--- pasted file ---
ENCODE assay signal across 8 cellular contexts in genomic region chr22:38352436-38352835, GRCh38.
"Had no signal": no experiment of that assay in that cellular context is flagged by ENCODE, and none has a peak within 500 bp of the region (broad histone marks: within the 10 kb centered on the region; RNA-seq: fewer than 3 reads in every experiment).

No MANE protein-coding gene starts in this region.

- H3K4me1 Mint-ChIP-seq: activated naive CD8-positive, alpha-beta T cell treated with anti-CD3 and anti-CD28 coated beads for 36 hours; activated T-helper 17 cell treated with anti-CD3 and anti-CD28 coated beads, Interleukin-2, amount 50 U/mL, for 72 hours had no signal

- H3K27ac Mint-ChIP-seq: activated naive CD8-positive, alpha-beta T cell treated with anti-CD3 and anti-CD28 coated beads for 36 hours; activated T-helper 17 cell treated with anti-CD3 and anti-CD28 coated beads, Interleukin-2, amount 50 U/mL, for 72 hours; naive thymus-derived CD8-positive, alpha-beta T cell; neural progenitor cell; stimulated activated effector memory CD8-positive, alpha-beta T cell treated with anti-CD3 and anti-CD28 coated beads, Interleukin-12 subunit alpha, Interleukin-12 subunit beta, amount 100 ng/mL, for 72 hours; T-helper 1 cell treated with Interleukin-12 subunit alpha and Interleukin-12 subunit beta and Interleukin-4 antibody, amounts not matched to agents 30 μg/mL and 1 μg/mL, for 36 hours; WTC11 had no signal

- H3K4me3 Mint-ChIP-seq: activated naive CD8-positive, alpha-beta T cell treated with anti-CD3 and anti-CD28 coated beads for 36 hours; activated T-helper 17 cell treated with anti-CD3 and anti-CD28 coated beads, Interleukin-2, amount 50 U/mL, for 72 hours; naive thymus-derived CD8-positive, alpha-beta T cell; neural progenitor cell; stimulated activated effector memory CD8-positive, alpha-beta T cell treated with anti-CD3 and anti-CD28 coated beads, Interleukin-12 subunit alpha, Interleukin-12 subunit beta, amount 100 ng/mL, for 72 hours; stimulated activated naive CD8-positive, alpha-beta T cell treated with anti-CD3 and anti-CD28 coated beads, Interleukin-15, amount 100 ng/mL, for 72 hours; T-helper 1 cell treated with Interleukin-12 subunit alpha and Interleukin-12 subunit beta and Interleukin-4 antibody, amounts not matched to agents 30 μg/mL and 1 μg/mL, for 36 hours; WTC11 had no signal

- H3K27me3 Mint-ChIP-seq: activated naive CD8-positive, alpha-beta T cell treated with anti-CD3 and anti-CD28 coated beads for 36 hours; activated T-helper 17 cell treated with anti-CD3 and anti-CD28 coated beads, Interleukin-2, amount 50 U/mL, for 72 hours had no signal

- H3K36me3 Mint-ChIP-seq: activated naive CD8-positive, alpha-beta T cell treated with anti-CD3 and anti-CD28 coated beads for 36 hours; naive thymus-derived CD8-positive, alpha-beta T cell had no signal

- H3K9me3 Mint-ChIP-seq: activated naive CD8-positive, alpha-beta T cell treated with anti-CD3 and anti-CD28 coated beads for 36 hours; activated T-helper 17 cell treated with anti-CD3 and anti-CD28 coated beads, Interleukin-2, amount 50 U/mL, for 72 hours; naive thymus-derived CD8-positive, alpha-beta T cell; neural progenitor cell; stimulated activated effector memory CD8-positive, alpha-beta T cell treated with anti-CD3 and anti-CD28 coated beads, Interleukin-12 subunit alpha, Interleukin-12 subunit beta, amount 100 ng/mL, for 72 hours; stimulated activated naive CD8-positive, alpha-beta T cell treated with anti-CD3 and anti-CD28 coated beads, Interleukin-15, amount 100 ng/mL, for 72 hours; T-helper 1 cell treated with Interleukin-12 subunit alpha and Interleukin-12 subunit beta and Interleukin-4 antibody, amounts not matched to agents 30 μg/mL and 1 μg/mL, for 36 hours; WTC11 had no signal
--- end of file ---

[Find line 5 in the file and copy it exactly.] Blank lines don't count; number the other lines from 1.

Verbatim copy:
- H3K27ac Mint-ChIP-seq: activated naive CD8-positive, alpha-beta T cell treated with anti-CD3 and anti-CD28 coated beads for 36 hours; activated T-helper 17 cell treated with anti-CD3 and anti-CD28 coated beads, Interleukin-2, amount 50 U/mL, for 72 hours; naive thymus-derived CD8-positive, alpha-beta T cell; neural progenitor cell; stimulated activated effector memory CD8-positive, alpha-beta T cell treated with anti-CD3 and anti-CD28 coated beads, Interleukin-12 subunit alpha, Interleukin-12 subunit beta, amount 100 ng/mL, for 72 hours; T-helper 1 cell treated with Interleukin-12 subunit alpha and Interleukin-12 subunit beta and Interleukin-4 antibody, amounts not matched to agents 30 μg/mL and 1 μg/mL, for 36 hours; WTC11 had no signal